Elliott is a commercial pilot and is a certified flight instructor, among a long list of other certifications. He started training for his pilot's license at age 12. ("Part of the reason I got my pilot's license is so I could be up closer to the weather," Elliott said. "Aerial storm chasing is the direction I've always wanted to go.") He flies cargo planes full time and understands how many ways a thunderstorm can bring a plane down.
A horrible experience piloting a plane through a line of thunderstorms back in 2008 steeled Elliott's resolve to learn how to handle the atmosphere's violence.
"It was one of the most terrifying experiences of my life," the pilot said. "I didn't think I was coming out of the other side."
Though the Federal Aviation Administration (FAA) recommends pilots fly no closer than 20 miles to a severe thunderstorm, a fellow "freight dog" taught Elliott how to deal with flying near unexpected severe weather.
"A thunderstorm packs just about every weather hazard known to aviation into one vicious bundle," a document from the FAA reads. "Almost any thunderstorm can spell disaster for the wrong combination of aircraft and pilot."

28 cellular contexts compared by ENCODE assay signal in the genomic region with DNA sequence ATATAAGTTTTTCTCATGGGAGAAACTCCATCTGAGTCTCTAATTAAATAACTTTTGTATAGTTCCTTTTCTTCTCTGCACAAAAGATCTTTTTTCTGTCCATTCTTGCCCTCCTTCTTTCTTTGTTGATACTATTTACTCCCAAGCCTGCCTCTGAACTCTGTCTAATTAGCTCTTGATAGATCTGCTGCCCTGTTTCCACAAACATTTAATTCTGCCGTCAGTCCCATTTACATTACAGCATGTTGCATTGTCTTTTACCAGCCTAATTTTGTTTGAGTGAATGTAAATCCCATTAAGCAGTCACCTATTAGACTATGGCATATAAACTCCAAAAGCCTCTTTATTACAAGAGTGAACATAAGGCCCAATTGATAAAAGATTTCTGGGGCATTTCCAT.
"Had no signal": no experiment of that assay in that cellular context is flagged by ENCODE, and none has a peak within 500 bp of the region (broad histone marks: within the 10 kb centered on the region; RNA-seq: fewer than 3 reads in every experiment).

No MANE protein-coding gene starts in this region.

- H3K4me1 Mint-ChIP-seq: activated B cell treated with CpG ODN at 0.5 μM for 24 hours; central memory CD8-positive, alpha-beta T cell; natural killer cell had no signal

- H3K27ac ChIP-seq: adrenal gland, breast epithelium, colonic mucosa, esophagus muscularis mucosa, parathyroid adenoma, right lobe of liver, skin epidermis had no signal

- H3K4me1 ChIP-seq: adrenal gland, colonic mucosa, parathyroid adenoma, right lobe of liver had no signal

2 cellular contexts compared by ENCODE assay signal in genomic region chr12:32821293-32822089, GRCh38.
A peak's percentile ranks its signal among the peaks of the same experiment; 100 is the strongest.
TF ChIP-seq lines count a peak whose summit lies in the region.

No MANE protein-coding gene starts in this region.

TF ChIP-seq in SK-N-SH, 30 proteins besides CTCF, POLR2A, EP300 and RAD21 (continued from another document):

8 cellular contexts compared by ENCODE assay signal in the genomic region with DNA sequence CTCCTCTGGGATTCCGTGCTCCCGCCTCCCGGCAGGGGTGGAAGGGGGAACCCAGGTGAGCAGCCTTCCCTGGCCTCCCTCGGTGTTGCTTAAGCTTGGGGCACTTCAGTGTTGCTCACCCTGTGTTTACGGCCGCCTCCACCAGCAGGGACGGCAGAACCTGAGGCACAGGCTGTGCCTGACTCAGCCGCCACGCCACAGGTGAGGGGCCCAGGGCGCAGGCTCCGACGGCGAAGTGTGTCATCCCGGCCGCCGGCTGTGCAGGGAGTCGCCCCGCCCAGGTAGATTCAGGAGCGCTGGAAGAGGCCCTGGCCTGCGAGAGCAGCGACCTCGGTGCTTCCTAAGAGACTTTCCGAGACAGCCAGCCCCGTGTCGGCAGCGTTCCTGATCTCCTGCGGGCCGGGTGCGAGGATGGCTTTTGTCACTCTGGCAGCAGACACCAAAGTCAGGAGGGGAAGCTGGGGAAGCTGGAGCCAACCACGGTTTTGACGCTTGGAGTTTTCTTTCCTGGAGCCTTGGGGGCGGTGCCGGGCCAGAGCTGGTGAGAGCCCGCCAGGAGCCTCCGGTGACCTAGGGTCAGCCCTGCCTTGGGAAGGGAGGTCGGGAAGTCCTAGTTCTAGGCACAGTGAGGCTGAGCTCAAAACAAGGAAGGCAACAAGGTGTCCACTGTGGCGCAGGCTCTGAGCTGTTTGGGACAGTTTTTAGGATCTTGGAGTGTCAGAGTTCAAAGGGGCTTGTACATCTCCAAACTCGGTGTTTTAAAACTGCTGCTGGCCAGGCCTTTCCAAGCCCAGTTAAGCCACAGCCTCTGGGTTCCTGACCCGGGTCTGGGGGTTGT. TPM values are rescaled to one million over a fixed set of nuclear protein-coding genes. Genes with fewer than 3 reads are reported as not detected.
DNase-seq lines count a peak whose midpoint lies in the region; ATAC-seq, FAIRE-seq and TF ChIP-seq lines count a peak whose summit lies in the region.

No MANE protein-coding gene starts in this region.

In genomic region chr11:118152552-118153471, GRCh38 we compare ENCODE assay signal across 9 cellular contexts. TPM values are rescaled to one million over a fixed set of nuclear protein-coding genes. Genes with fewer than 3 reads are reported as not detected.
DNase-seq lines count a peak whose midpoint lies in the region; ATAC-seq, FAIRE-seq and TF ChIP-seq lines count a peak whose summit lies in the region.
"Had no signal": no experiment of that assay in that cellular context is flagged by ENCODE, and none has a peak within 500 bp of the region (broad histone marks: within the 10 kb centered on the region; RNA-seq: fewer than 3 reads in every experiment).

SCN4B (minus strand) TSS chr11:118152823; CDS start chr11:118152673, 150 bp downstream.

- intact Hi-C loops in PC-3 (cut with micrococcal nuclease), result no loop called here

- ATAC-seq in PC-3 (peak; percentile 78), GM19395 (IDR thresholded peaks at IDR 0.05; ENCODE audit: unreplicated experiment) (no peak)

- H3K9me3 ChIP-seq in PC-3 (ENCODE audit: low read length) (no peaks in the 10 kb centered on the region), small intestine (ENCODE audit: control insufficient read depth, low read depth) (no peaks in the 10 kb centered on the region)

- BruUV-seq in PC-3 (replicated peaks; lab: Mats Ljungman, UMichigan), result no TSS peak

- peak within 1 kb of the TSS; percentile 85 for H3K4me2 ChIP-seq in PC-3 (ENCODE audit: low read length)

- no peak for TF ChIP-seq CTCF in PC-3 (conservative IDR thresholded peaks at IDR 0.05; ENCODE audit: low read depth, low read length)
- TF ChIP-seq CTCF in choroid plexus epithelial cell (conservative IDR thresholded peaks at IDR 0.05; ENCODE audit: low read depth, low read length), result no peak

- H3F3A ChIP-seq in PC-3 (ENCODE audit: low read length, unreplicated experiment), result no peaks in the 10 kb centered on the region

Elliott and Talbot have flown as close as one mile to a supercell. The recommendation to stay at least 20 miles away from storms is "greater than 20 years old," Elliott countered. "We know so much more about thunderstorms [now] that it is no longer really applicable... Part of the reason I want to do aerial storm chasing is to increase aeronautical knowledge of severe thunderstorms and tornadoes."
From a meteorologist's perspective, there is some value to aerial storm chasing flights.
"Looking at their footage, I realize there's a lot about storms that we can't see from the ground," AccuWeather meteorologist Jesse Ferrell said. "I think aerial storm research will be important for the future of meteorology -- if we can do it safely."
From AccuWeather.com (find the original story here); reprinted with permission.